EMDR For Addictions

EMDR For Addictions


Process Addictions like gambling, sexting, internet addiction respond well to treatment of EMDR for Addictions.
EMDR For Addictions

There are 2 types of addictions: addictions to a substance and Process addictions such as Gambling, Internet addiction,Sexting and many others. People often replace one addiction with another. For example, if a person stops drinking he often will pick up another addiction like food , shopping sexting if he has not elimintated the need that the drinking was fulfilling. This is why this type of therapy is needed for recovery along with AA. There is always an underlying anxiety or need that arose in the person or a memory or trauma that causes the compulsion to use substances.

How does EMDR help with addictions?

EMDR is a fast and effective way to diminish the charge or power of cravings.
EMDR reprocesses trauma in the limbic system of the brain where anxiety is held. Alcohol and drugs are often used to lessen the anxiety a person is experiencing.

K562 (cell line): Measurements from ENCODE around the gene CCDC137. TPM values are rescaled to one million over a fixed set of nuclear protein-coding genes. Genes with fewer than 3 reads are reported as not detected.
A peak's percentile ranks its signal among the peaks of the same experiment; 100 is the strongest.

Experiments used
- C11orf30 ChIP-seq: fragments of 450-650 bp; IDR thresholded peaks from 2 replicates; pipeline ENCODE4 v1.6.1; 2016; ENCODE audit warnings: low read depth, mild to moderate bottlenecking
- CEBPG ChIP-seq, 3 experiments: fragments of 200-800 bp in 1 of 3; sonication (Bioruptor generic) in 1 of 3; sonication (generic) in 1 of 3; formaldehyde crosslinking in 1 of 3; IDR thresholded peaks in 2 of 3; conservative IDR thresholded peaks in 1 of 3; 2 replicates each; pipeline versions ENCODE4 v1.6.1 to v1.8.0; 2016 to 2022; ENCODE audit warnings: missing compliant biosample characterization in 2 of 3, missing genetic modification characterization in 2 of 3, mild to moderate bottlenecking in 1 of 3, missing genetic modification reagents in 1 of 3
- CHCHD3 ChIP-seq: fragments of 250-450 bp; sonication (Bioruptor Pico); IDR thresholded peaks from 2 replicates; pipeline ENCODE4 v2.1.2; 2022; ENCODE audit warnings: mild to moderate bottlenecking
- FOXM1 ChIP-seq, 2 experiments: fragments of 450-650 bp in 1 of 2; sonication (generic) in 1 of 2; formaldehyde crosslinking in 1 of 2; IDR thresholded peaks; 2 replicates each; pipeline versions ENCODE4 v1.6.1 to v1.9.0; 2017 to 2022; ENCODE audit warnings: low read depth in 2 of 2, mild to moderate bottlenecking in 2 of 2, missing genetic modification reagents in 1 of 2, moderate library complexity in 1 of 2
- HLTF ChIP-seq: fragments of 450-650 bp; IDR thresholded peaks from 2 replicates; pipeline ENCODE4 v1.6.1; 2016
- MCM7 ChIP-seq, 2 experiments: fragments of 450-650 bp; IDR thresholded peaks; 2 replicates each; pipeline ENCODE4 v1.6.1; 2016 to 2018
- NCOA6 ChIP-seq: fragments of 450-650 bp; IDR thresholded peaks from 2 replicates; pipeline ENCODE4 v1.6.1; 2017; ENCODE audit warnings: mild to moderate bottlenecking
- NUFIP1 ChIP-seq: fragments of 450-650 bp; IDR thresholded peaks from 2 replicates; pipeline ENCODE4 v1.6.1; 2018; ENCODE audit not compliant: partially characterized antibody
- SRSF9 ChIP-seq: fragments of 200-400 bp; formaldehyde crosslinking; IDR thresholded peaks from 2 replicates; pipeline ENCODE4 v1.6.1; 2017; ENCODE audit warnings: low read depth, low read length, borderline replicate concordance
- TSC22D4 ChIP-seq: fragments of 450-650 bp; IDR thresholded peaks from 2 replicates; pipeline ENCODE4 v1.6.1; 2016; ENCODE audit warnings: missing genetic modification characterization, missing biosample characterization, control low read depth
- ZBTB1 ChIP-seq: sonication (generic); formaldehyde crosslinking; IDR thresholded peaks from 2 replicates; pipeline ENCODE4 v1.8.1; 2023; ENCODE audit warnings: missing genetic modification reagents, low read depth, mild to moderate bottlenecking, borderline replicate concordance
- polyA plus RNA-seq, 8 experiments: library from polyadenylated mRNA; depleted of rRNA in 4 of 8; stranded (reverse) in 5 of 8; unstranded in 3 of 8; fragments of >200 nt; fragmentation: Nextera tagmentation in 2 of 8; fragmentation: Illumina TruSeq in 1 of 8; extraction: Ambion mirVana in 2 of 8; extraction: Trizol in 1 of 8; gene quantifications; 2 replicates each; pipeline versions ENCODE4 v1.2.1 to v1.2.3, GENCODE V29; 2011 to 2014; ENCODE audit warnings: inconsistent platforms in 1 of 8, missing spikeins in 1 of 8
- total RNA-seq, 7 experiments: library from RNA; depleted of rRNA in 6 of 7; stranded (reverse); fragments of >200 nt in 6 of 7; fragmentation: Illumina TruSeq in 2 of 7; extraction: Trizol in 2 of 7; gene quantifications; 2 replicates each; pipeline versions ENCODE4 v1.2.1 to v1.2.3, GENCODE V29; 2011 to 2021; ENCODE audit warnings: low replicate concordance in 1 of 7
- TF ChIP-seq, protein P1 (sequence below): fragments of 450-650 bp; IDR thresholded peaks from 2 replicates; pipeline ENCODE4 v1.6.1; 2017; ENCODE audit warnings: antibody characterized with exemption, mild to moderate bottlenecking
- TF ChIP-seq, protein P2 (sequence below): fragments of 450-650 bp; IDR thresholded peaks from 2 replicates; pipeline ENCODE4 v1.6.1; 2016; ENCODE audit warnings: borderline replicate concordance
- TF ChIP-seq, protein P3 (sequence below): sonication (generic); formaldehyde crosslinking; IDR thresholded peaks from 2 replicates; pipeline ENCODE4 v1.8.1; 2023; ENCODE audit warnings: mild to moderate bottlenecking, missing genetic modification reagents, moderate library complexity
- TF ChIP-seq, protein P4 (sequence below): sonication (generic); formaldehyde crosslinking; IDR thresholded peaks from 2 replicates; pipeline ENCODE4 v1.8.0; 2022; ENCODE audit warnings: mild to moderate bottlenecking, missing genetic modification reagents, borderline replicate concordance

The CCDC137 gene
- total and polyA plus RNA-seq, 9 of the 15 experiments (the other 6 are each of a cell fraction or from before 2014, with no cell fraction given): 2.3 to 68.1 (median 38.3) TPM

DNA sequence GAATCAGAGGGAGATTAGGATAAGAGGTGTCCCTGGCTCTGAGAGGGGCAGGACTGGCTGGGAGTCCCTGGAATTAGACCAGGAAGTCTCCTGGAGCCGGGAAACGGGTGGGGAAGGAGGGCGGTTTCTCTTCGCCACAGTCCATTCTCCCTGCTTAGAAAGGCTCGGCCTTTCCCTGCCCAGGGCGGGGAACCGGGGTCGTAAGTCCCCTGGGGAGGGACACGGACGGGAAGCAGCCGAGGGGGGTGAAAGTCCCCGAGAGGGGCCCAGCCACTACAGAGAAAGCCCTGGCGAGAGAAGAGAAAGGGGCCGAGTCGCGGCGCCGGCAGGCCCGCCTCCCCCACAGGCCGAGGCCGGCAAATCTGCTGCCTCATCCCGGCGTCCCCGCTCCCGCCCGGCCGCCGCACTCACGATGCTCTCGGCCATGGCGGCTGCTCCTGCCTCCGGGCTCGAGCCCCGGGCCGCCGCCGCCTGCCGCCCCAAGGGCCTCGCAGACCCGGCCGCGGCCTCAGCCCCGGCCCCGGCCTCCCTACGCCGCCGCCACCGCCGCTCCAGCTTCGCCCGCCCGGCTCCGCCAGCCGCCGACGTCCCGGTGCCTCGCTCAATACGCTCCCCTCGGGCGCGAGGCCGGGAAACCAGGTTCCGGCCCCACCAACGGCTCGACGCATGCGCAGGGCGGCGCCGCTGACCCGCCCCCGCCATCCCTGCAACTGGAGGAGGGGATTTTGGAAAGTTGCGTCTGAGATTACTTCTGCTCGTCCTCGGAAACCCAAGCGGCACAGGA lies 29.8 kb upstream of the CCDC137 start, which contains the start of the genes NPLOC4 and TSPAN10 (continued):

EMDR can reduce the negative and self difference between cognitive therapy andmind-body therapies?

Cognitive therapy would appeal to your conscious mind, saying something like “Statistically, you are less likely to crash in an airplane than you are to get struck by lightening” Your conscious mind knows this already, so why are you still afraid of flying. To reduce the fear you need to work with the sensations which are held in a different part of the brain than thoughts. Trauma (fear) is held in the Right Brain and Language and logic are held in the Left Brain. We can see from brain scans trauma that is unprocessed in the Right Brain because the right brain lights up. After the trauma has been processed the brain scan shows that this area is normal. This is why the somatic and mind-body or energy therapies have emerged in recent years to treat trauma (fear). Dr. Daniel Amen’s work shows brain scans of the brain when a person focuses on an unresolved trauma and compares that to a brain scan of the same person after the trauma has been processed with mind-body therapies.